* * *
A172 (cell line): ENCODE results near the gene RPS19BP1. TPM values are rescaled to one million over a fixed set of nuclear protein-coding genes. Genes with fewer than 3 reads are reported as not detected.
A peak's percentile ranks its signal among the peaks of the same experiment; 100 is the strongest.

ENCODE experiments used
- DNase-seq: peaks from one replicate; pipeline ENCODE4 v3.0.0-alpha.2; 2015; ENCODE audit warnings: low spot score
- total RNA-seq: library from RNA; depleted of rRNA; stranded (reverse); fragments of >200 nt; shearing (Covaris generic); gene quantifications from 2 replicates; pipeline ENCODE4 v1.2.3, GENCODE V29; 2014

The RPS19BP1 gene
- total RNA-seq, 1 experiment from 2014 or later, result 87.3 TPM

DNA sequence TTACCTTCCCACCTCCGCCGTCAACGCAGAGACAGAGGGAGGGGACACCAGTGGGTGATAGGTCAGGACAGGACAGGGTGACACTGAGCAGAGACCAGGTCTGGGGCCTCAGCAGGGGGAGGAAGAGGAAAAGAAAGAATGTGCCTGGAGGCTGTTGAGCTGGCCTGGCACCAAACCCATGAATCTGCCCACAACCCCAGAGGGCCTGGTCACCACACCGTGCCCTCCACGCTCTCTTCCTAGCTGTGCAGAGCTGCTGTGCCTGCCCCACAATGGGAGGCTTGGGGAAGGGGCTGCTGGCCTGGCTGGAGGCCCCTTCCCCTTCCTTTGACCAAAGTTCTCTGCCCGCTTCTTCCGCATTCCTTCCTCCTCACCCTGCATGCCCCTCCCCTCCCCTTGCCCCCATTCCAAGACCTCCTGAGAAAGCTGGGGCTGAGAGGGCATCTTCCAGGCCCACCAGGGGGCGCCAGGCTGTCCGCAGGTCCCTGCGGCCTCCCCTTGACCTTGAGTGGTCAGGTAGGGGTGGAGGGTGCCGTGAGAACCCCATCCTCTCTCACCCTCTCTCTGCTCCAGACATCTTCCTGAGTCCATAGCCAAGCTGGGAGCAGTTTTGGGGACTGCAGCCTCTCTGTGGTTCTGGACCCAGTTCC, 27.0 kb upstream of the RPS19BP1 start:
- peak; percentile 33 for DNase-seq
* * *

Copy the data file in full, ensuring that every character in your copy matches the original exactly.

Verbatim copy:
A172 (cell line): ENCODE results near the gene RPS19BP1. TPM values are rescaled to one million over a fixed set of nuclear protein-coding genes. Genes with fewer than 3 reads are reported as not detected.
A peak's percentile ranks its signal among the peaks of the same experiment; 100 is the strongest.

ENCODE experiments used
- DNase-seq: peaks from one replicate; pipeline ENCODE4 v3.0.0-alpha.2; 2015; ENCODE audit warnings: low spot score
- total RNA-seq: library from RNA; depleted of rRNA; stranded (reverse); fragments of >200 nt; shearing (Covaris generic); gene quantifications from 2 replicates; pipeline ENCODE4 v1.2.3, GENCODE V29; 2014

The RPS19BP1 gene
- total RNA-seq, 1 experiment from 2014 or later, result 87.3 TPM

DNA sequence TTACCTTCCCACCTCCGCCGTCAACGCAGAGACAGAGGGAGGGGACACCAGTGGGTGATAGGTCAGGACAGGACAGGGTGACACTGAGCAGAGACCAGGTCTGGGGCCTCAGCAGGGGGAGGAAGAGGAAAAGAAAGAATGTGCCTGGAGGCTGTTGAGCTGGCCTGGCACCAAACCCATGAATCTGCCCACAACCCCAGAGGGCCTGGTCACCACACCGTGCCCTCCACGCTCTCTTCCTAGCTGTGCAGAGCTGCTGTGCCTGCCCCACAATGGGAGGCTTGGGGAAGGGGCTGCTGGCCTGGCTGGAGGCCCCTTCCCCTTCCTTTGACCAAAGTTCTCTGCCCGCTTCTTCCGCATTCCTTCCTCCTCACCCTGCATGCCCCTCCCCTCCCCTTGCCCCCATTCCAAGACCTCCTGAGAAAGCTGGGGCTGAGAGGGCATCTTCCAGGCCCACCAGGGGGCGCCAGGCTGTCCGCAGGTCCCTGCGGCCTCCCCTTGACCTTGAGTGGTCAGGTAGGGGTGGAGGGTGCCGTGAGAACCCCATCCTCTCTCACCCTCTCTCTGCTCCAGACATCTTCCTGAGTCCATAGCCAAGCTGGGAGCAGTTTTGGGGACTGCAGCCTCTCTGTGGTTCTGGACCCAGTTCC, 27.0 kb upstream of the RPS19BP1 start:
- peak; percentile 33 for DNase-seq